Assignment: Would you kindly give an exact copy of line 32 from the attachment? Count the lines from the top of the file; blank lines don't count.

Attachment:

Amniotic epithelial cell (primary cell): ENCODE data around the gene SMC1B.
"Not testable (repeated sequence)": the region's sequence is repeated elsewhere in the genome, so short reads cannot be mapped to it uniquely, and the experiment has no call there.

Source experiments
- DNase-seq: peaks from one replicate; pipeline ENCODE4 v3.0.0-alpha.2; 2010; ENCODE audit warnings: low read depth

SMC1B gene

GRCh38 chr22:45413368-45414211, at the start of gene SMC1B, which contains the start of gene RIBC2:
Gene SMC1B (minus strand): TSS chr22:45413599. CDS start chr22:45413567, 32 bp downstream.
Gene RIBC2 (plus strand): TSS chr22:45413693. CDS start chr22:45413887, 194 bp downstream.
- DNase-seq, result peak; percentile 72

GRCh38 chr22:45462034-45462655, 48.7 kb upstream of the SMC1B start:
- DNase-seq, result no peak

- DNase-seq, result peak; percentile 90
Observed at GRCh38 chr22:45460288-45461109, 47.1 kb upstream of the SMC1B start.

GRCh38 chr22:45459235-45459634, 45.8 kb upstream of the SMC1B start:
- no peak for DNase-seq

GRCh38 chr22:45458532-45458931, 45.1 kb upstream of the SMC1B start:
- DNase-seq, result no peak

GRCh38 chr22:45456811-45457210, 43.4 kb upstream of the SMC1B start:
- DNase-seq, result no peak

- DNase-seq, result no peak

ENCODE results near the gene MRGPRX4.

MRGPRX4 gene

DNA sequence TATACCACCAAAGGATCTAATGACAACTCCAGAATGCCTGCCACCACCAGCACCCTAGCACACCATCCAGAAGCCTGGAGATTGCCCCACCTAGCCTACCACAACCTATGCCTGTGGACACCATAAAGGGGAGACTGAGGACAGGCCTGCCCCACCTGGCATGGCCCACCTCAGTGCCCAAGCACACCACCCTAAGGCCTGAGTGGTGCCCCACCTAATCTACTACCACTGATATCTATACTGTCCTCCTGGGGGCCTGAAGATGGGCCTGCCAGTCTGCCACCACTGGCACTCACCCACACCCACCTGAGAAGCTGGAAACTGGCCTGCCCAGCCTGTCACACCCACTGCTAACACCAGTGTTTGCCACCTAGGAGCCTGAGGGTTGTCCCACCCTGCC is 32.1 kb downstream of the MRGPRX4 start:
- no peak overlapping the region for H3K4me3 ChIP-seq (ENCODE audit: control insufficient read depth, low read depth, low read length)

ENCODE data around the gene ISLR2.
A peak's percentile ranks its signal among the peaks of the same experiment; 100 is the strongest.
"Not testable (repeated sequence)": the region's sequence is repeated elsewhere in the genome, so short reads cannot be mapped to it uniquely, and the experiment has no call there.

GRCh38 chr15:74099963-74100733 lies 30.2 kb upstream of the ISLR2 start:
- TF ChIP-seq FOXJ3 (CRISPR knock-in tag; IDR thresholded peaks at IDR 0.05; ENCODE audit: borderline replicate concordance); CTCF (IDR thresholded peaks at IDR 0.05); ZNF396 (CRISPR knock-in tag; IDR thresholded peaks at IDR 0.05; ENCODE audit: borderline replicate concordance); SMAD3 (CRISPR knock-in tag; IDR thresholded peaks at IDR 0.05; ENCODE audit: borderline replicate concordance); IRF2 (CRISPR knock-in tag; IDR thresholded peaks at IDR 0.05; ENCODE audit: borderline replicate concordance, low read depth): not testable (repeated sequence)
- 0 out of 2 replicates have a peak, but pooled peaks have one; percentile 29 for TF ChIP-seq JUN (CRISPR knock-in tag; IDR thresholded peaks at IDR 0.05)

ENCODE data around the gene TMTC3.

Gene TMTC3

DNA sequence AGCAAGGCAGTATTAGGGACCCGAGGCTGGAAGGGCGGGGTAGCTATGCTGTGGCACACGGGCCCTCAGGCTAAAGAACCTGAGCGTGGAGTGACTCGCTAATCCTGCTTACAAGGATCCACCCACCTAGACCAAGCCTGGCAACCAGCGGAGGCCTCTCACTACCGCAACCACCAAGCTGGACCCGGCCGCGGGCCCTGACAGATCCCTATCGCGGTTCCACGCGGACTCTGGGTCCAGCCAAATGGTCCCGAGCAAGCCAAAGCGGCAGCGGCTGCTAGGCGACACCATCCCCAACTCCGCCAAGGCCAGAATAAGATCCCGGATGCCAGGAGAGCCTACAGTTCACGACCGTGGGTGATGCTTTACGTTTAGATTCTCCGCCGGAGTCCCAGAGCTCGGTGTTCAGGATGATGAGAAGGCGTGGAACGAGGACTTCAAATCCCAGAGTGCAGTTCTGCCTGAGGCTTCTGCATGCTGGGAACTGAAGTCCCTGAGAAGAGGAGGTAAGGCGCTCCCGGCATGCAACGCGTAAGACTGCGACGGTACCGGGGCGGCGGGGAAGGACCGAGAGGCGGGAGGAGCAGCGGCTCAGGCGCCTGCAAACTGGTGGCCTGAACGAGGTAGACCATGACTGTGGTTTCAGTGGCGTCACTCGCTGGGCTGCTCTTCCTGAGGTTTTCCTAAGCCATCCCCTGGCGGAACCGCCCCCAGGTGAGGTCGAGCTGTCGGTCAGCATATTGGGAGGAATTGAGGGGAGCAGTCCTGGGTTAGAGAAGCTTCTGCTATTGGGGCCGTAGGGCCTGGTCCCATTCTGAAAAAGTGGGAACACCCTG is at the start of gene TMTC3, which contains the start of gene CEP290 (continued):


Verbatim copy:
Gene TMTC3